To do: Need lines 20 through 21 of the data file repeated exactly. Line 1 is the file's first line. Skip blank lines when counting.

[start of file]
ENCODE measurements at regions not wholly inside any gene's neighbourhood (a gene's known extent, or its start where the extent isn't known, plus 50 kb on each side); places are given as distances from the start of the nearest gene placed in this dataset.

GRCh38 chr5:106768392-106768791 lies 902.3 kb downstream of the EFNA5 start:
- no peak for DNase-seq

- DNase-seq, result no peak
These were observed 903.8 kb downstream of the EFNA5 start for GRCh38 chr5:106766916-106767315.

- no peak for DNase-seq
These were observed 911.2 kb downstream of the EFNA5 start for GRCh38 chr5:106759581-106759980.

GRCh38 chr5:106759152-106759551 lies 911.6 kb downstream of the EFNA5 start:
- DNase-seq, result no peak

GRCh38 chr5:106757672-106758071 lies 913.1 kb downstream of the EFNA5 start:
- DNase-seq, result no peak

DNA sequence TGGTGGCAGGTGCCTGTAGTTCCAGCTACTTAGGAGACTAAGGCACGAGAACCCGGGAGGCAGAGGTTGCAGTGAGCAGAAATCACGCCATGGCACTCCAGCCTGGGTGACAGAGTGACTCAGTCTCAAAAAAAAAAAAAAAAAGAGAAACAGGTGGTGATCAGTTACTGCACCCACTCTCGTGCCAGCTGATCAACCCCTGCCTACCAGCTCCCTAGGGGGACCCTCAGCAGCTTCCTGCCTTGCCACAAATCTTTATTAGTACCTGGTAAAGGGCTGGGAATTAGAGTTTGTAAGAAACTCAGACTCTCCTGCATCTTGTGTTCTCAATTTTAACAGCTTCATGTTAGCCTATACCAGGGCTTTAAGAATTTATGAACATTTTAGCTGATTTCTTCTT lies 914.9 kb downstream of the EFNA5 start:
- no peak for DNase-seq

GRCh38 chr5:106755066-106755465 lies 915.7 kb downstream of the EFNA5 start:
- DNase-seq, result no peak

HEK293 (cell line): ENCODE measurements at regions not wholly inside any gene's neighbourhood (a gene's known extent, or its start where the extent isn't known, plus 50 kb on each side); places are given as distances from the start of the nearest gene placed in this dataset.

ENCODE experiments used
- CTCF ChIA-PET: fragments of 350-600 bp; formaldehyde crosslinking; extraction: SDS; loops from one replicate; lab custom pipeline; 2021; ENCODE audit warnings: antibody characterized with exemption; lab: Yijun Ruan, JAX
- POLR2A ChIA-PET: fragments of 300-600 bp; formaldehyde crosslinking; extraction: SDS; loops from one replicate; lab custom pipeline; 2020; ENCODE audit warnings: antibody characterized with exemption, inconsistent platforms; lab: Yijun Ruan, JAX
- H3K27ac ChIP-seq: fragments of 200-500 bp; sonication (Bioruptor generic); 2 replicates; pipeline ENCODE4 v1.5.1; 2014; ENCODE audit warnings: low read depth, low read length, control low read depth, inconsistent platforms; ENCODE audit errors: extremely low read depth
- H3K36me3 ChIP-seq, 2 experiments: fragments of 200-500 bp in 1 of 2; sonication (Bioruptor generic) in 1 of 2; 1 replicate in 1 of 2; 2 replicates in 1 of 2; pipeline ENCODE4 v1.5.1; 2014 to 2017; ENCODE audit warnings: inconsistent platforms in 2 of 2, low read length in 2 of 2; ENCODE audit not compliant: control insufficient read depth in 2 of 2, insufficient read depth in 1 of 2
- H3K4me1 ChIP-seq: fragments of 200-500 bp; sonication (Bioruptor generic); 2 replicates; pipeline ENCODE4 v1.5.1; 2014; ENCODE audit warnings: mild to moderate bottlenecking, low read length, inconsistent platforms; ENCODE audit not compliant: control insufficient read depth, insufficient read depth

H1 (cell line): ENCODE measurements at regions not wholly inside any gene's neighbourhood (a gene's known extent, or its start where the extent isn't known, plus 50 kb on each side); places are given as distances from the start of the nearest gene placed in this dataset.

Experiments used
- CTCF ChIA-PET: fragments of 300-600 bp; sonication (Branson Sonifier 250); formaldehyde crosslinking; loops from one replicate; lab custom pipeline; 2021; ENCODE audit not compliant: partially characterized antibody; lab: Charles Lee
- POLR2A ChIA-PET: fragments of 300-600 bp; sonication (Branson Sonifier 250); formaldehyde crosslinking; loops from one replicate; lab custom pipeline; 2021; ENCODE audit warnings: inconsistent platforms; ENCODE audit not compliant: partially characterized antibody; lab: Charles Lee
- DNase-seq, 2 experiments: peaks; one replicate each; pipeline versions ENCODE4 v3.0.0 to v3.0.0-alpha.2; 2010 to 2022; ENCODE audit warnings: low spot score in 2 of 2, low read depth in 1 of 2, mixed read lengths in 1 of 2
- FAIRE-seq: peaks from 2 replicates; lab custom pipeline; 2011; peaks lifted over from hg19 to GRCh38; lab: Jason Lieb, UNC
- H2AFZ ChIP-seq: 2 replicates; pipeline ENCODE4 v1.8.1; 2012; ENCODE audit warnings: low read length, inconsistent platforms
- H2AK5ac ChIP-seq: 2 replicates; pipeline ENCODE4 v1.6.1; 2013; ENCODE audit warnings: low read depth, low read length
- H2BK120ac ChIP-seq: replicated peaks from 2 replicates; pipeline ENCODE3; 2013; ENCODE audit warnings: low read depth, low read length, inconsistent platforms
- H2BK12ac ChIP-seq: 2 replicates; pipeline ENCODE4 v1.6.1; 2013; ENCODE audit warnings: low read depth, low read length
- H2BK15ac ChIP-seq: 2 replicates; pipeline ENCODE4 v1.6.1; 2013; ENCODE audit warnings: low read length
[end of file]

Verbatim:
- H3K27ac ChIP-seq: fragments of 200-500 bp; sonication (Bioruptor generic); 2 replicates; pipeline ENCODE4 v1.5.1; 2014; ENCODE audit warnings: low read depth, low read length, control low read depth, inconsistent platforms; ENCODE audit errors: extremely low read depth
- H3K36me3 ChIP-seq, 2 experiments: fragments of 200-500 bp in 1 of 2; sonication (Bioruptor generic) in 1 of 2; 1 replicate in 1 of 2; 2 replicates in 1 of 2; pipeline ENCODE4 v1.5.1; 2014 to 2017; ENCODE audit warnings: inconsistent platforms in 2 of 2, low read length in 2 of 2; ENCODE audit not compliant: control insufficient read depth in 2 of 2, insufficient read depth in 1 of 2